Community leadership and participation in the Saradidi, Kenya, rural health development programme.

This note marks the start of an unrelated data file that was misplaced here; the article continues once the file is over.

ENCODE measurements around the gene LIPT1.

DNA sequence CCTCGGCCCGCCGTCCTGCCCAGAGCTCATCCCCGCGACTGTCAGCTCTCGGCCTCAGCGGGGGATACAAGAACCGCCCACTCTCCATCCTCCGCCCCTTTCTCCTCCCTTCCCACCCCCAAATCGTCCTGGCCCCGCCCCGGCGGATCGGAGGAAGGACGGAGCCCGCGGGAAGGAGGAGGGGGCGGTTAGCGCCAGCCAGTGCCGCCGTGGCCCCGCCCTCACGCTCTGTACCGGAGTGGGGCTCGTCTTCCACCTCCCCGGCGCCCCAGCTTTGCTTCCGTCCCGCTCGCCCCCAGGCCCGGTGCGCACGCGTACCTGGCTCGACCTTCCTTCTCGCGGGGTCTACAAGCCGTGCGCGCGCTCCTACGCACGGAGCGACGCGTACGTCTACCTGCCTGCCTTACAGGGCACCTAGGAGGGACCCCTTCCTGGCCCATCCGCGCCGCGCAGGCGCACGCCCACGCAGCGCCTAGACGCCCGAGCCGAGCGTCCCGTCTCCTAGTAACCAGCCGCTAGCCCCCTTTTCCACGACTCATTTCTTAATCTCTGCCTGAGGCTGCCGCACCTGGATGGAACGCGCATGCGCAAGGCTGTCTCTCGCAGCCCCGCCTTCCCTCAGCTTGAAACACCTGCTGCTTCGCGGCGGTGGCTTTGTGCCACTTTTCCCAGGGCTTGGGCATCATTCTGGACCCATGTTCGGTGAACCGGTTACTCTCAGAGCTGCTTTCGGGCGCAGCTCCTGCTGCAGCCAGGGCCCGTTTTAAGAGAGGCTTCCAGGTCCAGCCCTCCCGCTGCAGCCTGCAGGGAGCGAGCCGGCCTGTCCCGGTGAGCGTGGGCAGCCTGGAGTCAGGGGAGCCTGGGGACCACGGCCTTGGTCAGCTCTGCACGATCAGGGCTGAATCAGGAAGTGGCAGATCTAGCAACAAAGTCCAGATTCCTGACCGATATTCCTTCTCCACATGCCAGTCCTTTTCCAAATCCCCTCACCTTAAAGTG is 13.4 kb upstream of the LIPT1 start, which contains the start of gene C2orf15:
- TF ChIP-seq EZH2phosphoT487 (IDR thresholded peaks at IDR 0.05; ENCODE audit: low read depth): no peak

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Community participation and leadership in initiating and implementing a health development programme in Saradidi, Kenya were examined. Organization of the area into villages had to be sensitive to existing community organizational structures such as geography, religion, kinship and administrative boundaries. The lowest level government leaders did not always have the support of the community. Some groups such as women and those who were not wealthy were not always included in leadership positions; these people, however, were often most aware of certain village problems. In Saradidi, women's groups were important for community development; they supported the volunteer community health workers and carried out many village health activities. Many village health committees did not function effectively. Village health workers were supported principally by the programme centre. Village income-generating activities were not very successful. Group involvement in income raising ventures proved to be inefficient; many ended up as income draining activities. Village group income projects must be well selected relative to the skills and resources available and the ability of the product to be marketed; only exceptional ones should be encouraged. Those based at the programme's centre were more successful perhaps because of a greater investment in skills, money and marketing. Age was an important factor in accepted leadership roles in Saradidi; most effective leaders were more than 45 years of age. Village health helpers volunteered a significant proportion of their time despite poor support by village health committees and no financial remuneration. The central project structure and the training they received compensated for the lack of guidance by village health committees.